Then run the following command from the HTML folder.
The command below will utilize git to copy the Pi Virtual private network GUI project folder into the directory of your apache server so that it is accessible as a web page. With a quick check-in of your browser, you can verify that the installation went smoothly.
Connect to Pi virtual private network GUI
You can now launch the Pi Virtual private network GUI from your internet browser and manage Pi Virtual private network users.
Use the Internet address that matches your setup and launch the Pi Virtual private network GUI from your internet browser.
Once a login screen appears, you’ve successfully connected to the network. For the time being, simply save a link to the Pi Virtual private network GUI for quick access. Setting up an outgoing VPN connection is the next step in protecting your online activity. If you don’t want to utilize IPVanish, you may set up your router and add users without signing up for anything.
Establish outbound virtual private network connection
In the absence of an outbound Virtual private network, all traffic from all connected devices will use the public IP address of the local network to reach the worldwide web. The websites think that you are in the home network whenever you are connected. For example, you may wish to watch Netflix while away from home.
We recommend creating a “double-hop” connection with a VPN service outside the Pi virtual private network for the best results.
VPN connections with two hops allow for complete encryption whenever you access a site using HTTPS. Since the outgoing virtual private network server never notices the request source, the additional security offered by using two tunnels goes far beyond standard Virtual private network solutions.
If your Vpn service provider retains logs, they will not identify the devices from which each specific request was made. This additional layer of anonymity further obscures anything you do online.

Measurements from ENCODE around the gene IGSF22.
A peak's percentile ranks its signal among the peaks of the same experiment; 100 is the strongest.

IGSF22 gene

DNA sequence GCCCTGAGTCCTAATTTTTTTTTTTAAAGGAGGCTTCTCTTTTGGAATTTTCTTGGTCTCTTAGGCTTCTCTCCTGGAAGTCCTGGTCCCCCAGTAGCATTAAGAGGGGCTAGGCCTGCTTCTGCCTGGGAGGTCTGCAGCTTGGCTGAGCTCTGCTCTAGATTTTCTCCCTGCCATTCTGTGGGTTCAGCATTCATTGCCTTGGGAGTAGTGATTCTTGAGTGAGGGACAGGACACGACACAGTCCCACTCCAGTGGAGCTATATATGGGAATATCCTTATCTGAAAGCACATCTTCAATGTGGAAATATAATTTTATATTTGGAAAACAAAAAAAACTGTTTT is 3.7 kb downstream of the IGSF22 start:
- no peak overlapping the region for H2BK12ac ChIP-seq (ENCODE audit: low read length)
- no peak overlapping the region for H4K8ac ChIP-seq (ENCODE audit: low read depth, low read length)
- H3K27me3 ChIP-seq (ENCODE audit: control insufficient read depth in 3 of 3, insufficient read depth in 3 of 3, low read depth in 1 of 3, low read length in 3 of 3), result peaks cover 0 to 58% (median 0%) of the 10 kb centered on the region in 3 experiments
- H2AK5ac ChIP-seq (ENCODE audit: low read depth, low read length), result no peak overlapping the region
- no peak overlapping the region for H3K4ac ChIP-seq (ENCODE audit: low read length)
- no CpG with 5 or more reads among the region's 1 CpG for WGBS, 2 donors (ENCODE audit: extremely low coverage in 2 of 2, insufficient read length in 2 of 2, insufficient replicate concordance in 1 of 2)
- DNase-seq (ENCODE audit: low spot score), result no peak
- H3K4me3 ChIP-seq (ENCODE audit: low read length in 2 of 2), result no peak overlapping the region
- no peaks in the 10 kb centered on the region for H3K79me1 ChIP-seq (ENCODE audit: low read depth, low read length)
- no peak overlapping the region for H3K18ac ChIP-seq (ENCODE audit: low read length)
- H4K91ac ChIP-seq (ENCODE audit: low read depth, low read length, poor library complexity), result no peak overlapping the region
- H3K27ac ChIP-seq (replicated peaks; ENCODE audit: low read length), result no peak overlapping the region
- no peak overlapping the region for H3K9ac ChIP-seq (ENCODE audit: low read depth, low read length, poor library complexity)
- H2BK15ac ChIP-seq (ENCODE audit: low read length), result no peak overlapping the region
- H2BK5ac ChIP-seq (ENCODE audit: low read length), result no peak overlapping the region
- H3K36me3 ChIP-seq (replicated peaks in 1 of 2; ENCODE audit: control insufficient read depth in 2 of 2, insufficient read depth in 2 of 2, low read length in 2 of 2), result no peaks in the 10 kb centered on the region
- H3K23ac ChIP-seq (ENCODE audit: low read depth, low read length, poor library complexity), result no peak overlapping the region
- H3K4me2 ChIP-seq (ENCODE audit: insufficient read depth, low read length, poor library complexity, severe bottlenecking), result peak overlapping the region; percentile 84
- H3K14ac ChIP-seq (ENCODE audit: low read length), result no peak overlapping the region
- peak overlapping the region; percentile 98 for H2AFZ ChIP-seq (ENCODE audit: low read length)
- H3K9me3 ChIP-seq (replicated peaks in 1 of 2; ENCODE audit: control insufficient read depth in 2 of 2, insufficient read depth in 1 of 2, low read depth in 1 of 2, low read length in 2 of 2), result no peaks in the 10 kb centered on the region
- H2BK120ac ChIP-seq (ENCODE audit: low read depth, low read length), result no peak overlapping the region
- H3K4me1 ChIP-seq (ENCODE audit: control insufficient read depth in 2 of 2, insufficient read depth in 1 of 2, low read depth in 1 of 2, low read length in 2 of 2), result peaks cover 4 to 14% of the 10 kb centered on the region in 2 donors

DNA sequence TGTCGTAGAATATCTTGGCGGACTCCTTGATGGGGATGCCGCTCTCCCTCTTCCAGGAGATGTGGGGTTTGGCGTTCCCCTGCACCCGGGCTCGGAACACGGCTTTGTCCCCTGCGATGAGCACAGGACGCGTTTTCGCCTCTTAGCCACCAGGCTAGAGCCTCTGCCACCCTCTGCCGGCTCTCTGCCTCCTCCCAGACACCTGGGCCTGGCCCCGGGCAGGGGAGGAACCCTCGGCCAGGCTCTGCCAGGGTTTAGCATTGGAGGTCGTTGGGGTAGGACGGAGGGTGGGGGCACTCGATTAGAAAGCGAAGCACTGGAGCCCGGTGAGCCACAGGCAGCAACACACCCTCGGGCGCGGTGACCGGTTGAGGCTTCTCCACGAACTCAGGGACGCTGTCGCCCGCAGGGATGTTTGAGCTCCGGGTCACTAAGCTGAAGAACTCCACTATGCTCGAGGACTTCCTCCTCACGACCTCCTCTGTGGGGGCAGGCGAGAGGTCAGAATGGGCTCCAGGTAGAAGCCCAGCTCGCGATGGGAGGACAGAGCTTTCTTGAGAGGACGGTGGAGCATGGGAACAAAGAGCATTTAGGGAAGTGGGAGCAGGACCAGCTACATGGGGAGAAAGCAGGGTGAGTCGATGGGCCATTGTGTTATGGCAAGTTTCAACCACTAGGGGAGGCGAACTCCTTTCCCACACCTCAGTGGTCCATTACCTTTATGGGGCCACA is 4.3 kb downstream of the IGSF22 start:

Do not bother with this step if all you need is remote access to your local network via Pi’s virtual private network. In contrast, if you’re looking for safe and anonymous internet access for your mobile device, you can use an outgoing virtual private network connection and Raspberry virtual private network.
Outbound VPN with IPVanish
Due to its low latency, IPVanish is an excellent choice for establishing a double-hop virtual private network connection, requiring two separate virtual private network servers. Any OpenVPN profile-publishing VPN service will follow the same procedure.
Your VPN service’s digital certificate and an autologin profile can be obtained below.
SSH onto your Raspberry Pi VPN server, then use wget to obtain the resources you need from the internet. Take a look at your Pi Virtual private network server and ensure it is online before using these instructions to obtain the data you require:
If you want to access the IPVanish server, you’ll need to alter the uniform resource locator in the second field.
Make sure you rename the *.ovpn to use the OpenVPN service when connecting to IPVanish. Only profiles ending in *.conf can be connected to the network. Change the name of the file with the command below to outgoing.conf:
Establish the IPVanish connection
You can easily track two concurrent virtual private connections by renaming each interface.
The connection names will not change to or from between the two interfaces when renaming interfaces. To effectively configure your firewall, you must know the device’s name.
If you go into the connection settings for each interface, you can modify the name. There is a *.config file for each OpenVPN connection linked with it. By altering the first few lines of each file, you can rename the network’s graphical user interface.
To begin, run the command below to edit the Pi Virtual private network settings:
You should change the first line to:
Add a new line to the following:
Save your modifications by pressing Ctrl+X, then Y. /dev/tun-incoming will be created the next time the Pi Virtual private network is online.
Also, edit the OpenVPN outgoing configuration file.
Modify the first statement and add another at the start of the configuration file like before. In this case, the text should be as follows:
In addition, the outbound Virtual private network will need to be updated as well. Enter your name and password so that the Virtual private network can immediately connect to the server’s cert you obtained in the previous stage.
To use the IPVanish server SSL certificate, make the necessary changes to the outgoing.conf file. Replace the word ca with:
Please use the following command to direct IPVanish to the password file we will create shortly: auth-user-pass